The first of two Renaissance era books we read at table so far this year, Stephen Greenblatt’s Will in the World was an imaginative narrative about the life of William Shakespeare. It had a surprising amount of Catholic material, not only in relation to the already blogged about attitudes towards death, but also in Greenblatt’s imagining a meeting between the great Jesuit martyr-to-be, St. Edmund Campion, and the young Will in the North of England. Even if such a meeting was highly unlikely, the parallel between two different kinds of greatness is fascinating. While there is a good amount of citation from the plays and poems of Shakespeare, there is not so much that it overwhelms the reading of the biography in a table reading environment.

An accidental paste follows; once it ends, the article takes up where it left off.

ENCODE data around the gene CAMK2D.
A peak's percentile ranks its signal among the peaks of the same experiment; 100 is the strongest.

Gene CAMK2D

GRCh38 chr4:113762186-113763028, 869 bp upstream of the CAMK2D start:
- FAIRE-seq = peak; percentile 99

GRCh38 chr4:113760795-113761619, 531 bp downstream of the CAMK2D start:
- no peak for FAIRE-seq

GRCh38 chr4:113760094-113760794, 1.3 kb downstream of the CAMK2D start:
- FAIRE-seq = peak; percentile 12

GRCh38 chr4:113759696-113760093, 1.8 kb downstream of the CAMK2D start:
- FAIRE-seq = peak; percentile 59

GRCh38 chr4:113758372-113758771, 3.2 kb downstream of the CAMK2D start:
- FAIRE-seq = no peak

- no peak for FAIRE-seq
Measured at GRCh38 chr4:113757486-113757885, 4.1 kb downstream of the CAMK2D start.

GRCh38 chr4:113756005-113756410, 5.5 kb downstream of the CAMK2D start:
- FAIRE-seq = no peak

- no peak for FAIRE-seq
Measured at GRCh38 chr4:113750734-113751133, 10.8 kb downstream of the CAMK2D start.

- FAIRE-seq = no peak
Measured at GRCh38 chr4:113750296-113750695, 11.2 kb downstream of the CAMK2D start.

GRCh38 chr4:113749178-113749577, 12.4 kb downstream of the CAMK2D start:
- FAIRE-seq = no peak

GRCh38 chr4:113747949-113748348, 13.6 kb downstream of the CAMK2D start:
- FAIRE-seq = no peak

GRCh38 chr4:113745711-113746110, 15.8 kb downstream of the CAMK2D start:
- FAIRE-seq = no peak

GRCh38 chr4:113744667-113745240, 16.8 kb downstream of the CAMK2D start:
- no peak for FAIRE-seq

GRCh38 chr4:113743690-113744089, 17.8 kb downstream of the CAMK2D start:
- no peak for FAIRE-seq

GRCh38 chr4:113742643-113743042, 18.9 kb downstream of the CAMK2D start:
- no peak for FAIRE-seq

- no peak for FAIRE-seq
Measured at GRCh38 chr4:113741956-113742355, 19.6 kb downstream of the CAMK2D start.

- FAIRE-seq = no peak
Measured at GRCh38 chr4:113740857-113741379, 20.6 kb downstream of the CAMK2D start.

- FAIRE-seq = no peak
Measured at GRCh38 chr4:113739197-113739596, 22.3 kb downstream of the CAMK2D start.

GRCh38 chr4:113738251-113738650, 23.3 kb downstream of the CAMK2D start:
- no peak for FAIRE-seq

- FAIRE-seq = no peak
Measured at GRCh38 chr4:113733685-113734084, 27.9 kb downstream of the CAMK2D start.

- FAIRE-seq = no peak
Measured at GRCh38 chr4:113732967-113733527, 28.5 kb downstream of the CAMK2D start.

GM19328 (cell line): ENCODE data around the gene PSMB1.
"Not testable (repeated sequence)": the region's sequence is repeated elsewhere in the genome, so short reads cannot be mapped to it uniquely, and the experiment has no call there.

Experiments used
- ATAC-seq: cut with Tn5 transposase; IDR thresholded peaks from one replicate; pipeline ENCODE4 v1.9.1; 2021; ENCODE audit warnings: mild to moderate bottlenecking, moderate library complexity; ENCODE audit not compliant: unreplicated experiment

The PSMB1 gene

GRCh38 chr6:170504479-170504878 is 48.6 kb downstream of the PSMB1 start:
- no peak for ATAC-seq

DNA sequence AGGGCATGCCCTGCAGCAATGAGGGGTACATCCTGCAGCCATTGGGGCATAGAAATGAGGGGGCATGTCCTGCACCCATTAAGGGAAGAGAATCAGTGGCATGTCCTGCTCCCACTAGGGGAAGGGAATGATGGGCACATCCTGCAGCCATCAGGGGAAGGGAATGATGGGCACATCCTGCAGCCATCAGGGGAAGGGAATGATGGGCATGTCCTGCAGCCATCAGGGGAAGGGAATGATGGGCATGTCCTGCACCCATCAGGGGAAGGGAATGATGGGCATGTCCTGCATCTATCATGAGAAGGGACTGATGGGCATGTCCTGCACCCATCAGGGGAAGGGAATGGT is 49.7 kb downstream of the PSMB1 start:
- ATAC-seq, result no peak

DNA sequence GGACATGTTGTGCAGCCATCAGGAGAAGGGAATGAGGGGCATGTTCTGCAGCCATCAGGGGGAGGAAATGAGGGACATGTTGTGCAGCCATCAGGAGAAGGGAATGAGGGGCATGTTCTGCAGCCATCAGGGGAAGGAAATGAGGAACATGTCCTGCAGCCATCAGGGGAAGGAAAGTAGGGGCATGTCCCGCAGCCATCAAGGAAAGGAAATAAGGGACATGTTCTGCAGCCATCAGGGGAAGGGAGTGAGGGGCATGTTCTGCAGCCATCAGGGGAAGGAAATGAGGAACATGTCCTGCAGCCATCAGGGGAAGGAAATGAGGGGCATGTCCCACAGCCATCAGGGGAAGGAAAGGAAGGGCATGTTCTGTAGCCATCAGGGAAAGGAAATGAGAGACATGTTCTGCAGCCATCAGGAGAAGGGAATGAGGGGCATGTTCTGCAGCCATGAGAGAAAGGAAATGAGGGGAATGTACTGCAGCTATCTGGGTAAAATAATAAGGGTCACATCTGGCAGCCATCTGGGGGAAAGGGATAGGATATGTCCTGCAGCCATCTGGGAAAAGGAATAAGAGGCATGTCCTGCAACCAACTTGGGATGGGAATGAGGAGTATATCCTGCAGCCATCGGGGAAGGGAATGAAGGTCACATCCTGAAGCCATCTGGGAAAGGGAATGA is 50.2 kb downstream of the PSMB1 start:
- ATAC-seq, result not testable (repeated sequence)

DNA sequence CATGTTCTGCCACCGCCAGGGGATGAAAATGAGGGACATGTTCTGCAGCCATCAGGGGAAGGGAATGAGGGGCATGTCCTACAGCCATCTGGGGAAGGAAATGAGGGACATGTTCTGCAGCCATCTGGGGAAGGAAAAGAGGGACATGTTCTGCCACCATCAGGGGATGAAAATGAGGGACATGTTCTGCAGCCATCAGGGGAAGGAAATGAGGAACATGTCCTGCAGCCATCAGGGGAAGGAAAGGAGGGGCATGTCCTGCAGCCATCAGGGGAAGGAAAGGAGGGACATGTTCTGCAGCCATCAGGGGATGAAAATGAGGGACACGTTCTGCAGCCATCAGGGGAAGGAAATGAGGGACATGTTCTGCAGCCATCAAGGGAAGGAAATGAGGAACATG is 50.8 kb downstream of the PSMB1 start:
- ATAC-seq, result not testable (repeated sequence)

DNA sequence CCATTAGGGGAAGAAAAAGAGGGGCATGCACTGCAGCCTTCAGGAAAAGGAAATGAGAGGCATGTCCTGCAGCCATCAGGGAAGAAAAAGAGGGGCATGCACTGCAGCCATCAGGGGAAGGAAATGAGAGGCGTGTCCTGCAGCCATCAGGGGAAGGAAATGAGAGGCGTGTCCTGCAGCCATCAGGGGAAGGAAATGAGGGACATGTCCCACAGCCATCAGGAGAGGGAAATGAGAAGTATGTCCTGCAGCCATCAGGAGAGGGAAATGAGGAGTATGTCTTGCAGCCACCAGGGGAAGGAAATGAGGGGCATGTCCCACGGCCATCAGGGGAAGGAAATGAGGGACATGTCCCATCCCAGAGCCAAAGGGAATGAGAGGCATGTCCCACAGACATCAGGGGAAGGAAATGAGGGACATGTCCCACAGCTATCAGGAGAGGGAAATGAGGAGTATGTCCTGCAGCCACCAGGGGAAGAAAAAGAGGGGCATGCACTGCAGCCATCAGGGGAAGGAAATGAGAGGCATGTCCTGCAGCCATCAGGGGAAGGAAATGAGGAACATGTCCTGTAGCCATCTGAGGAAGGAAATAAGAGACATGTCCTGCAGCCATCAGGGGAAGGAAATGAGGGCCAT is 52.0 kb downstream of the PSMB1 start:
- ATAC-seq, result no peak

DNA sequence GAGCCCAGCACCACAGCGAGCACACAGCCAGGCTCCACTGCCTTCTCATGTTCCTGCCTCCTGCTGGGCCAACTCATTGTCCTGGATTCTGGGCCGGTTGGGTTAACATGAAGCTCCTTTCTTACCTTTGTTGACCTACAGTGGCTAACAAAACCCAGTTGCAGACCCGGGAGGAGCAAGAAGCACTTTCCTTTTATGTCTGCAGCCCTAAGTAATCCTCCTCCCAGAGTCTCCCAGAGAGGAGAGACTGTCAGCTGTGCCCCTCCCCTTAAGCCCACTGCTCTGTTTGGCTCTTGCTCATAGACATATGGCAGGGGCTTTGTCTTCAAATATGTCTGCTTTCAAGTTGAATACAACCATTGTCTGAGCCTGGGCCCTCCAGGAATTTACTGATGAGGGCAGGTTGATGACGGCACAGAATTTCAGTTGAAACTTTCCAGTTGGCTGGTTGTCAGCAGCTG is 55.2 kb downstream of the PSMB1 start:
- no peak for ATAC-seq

The biography had the added benefit of inspiring various monks to revisit various plays and sonnets. I personally enjoyed rereading Richard II.